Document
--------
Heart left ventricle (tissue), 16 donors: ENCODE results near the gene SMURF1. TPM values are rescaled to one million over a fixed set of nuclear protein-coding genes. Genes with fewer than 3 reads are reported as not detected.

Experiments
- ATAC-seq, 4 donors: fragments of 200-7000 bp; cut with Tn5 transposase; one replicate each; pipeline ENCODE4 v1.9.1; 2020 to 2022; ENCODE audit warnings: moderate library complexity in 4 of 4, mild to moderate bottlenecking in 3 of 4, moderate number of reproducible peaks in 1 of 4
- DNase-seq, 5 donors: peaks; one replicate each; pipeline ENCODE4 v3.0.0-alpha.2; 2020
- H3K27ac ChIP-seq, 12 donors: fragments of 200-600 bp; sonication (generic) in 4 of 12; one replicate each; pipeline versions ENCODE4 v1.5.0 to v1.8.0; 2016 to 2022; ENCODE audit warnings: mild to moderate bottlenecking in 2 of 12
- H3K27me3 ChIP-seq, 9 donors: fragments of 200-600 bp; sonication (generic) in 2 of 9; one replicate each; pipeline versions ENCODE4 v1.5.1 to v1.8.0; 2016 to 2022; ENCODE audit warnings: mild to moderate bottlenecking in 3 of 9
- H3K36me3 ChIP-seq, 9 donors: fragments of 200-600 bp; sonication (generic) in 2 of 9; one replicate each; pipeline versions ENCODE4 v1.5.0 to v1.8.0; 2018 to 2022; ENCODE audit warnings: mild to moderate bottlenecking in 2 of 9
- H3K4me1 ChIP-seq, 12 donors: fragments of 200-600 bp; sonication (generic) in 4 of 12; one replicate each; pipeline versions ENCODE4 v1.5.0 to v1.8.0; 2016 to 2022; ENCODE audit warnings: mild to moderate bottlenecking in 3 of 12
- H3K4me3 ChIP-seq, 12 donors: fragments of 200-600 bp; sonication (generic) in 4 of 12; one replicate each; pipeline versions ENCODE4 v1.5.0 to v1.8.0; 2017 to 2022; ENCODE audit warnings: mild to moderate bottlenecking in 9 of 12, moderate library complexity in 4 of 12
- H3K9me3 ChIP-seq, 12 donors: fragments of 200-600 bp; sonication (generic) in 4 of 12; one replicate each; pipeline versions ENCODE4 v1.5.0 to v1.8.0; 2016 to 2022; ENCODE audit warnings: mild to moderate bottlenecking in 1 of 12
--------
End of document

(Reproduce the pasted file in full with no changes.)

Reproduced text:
Heart left ventricle (tissue), 16 donors: ENCODE results near the gene SMURF1. TPM values are rescaled to one million over a fixed set of nuclear protein-coding genes. Genes with fewer than 3 reads are reported as not detected.

Experiments
- ATAC-seq, 4 donors: fragments of 200-7000 bp; cut with Tn5 transposase; one replicate each; pipeline ENCODE4 v1.9.1; 2020 to 2022; ENCODE audit warnings: moderate library complexity in 4 of 4, mild to moderate bottlenecking in 3 of 4, moderate number of reproducible peaks in 1 of 4
- DNase-seq, 5 donors: peaks; one replicate each; pipeline ENCODE4 v3.0.0-alpha.2; 2020
- H3K27ac ChIP-seq, 12 donors: fragments of 200-600 bp; sonication (generic) in 4 of 12; one replicate each; pipeline versions ENCODE4 v1.5.0 to v1.8.0; 2016 to 2022; ENCODE audit warnings: mild to moderate bottlenecking in 2 of 12
- H3K27me3 ChIP-seq, 9 donors: fragments of 200-600 bp; sonication (generic) in 2 of 9; one replicate each; pipeline versions ENCODE4 v1.5.1 to v1.8.0; 2016 to 2022; ENCODE audit warnings: mild to moderate bottlenecking in 3 of 9
- H3K36me3 ChIP-seq, 9 donors: fragments of 200-600 bp; sonication (generic) in 2 of 9; one replicate each; pipeline versions ENCODE4 v1.5.0 to v1.8.0; 2018 to 2022; ENCODE audit warnings: mild to moderate bottlenecking in 2 of 9
- H3K4me1 ChIP-seq, 12 donors: fragments of 200-600 bp; sonication (generic) in 4 of 12; one replicate each; pipeline versions ENCODE4 v1.5.0 to v1.8.0; 2016 to 2022; ENCODE audit warnings: mild to moderate bottlenecking in 3 of 12
- H3K4me3 ChIP-seq, 12 donors: fragments of 200-600 bp; sonication (generic) in 4 of 12; one replicate each; pipeline versions ENCODE4 v1.5.0 to v1.8.0; 2017 to 2022; ENCODE audit warnings: mild to moderate bottlenecking in 9 of 12, moderate library complexity in 4 of 12
- H3K9me3 ChIP-seq, 12 donors: fragments of 200-600 bp; sonication (generic) in 4 of 12; one replicate each; pipeline versions ENCODE4 v1.5.0 to v1.8.0; 2016 to 2022; ENCODE audit warnings: mild to moderate bottlenecking in 1 of 12